By Natsuko Waki
LONDON (Reuters) - Companies around the world are increasingly turning to equity issuance to raise capital, a sign of growing corporate and investor confidence that could create a virtuous circle for the economy and financial markets.
Both primary and secondary issuance is picking up steam, with Twitter becoming the latest company to announce plans to raise equity in an initial public offering on Thursday.
According to Thomson Reuters data, a total of $491.2 billion has been raised in equity capital so far this year, up 17 percent from the same period last year.
Equity financing is sometimes considered a last resort for funding, as a theory known as the "pecking order" states that companies usually prefer internal source of funds from retained earnings and debt for raising capital.
Selling additional stock to investors is also usually negative for share prices because it increases the number of shares outstanding and reduces earnings per share.
But markets are reacting warmly to those who have raised equity or said they will do so.
Shares in social networking website LinkedIn
Similarly, shares of U.S. electric carmaker Tesla Motors
The trend may reflect growing approval among investors for companies tapping equity markets to finance growth.
They may also welcome the fact that firms remain cautious about leverage, having spent the past few years building up cash buffers amounting to $6.7 trillion.
What is more, increased corporate finance activity on the back of growing confidence could support equity markets and help economic growth in the long run.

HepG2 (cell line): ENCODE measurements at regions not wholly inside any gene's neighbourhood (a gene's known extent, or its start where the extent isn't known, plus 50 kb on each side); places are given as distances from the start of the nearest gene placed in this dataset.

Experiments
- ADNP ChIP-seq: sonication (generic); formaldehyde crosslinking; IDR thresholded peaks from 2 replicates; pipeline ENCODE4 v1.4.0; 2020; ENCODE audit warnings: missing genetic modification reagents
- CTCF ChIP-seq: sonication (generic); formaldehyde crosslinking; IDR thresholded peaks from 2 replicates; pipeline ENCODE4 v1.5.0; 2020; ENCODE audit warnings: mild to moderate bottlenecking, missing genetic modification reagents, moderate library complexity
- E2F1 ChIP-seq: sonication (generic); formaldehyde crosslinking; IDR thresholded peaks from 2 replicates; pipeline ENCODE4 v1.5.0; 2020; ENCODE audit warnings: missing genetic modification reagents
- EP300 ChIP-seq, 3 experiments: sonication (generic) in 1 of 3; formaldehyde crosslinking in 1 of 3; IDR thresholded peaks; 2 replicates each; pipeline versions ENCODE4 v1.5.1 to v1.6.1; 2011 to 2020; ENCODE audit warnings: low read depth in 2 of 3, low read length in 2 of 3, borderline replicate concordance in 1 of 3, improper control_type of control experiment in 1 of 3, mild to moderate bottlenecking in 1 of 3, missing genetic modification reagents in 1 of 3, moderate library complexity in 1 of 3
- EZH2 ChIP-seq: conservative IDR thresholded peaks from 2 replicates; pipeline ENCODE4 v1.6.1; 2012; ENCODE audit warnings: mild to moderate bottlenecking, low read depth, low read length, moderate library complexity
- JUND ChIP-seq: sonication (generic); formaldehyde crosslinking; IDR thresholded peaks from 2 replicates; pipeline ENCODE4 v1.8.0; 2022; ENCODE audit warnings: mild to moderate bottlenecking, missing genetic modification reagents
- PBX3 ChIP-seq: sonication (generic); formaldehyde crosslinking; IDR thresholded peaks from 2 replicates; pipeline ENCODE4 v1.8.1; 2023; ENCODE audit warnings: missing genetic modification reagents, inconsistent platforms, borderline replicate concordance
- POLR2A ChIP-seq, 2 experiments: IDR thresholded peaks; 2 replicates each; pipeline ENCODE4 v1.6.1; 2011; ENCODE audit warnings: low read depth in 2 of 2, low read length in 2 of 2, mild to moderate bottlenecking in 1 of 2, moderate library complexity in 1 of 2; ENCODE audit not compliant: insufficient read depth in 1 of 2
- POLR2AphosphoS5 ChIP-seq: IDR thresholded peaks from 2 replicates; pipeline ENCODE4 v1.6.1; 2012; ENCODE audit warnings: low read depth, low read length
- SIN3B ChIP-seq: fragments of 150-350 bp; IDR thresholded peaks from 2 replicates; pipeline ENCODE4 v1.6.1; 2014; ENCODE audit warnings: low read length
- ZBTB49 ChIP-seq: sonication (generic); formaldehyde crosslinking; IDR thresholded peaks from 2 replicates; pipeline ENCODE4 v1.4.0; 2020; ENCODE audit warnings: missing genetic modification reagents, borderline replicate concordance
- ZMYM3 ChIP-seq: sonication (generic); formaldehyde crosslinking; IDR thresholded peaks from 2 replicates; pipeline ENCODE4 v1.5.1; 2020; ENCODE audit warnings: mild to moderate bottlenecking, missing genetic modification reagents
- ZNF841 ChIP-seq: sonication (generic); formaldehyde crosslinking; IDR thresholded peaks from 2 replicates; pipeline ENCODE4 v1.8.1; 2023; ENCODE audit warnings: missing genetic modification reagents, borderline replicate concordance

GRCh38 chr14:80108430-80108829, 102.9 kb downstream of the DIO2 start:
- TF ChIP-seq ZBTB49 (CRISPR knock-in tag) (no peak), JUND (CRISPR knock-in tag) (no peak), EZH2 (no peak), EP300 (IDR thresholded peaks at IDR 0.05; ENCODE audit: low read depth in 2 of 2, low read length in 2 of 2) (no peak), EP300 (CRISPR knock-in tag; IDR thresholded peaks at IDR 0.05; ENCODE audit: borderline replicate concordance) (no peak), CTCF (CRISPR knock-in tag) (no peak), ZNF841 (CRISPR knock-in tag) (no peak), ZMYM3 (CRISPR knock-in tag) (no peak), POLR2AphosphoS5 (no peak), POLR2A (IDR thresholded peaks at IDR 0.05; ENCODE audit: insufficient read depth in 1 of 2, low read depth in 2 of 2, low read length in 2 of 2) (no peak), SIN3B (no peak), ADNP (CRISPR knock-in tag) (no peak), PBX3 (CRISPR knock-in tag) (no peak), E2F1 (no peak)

"Equity financing will come back in a bull or positive equity environment," said Bill Street, head of EMEA investments at State Street.
"There's a dilution effect, clearly, but in the context of a broader growth trajectory, the positive impact of having a liquidity-driven or very supportive monetary liquidity environment behind that will be able to absorb that."
According to law firm Allen and Overy, the global equity capital markets have rebounded to sit just below pre-crisis levels at $1.15 trillion in mid-August. Growth was led by the United States, where the value of total equity issues rose 11 percent in the year to August from the same period in 2007.
"When you look at academic literature, it tends to say that on average equity issuance does not create value. But it can be positive for share prices," said Benjamin Melman, head of asset allocation at Edmond de Rothschild Asset management in Paris.
Melman said a lot of capital raising is related to funding corporate mergers and acquisitions, where activity is picking up after years in which deal-making took a back seat to balance-sheet repair.
"Due to a huge backlog of M&A inactivity, we think now the situation is normalizing. We're going to see a lot of operations in Europe. We think it's the beginning of a strong move in Europe and the trend has already started in the United States."
M&A deals are certainly flourishing. European shares hit a two-year high on Thursday after Vivendi
Worldwide M&A activity has totaled $1.62 trillion so far in 2013, up two percent on the year, according to Thomson Reuters.
STRONGER BALANCE SHEET
There has been a rush of capital raising in debt markets as expectations grow that the Federal Reserve may start to slow its money printing, which has slashed borrowing costs, as early as next week. But year to date, debt financing activity is down one percent from 2012.
Growth in equity issuance may reflect the fact that some companies already find it expensive to raise capital in debt markets, especially after benchmark U.S. yields hit a two-year high of 3.01 percent last week.
Japan - where strong reflationary policy by Prime Minister Shinzo Abe is pushing up inflation expectations - has seen a 94 percent rise in the volume of equity offerings this year.
Sharp <6753.T> and Mitsubishi Motors <7211.T> may offer shares to the public to raise capital, possibly raising a combined $3.5 billion to transform their finances, according to Reuters and other media reports.
Both shares prices fell after the reports, but investors may reward them for strengthening their balance sheets in the long run, as the example of Tesla shows.
Tesla used part of the proceeds from equity issuance to fully repay debt from the U.S. Department of Energy.
British security firm G4S
(Editing by Catherine Evans)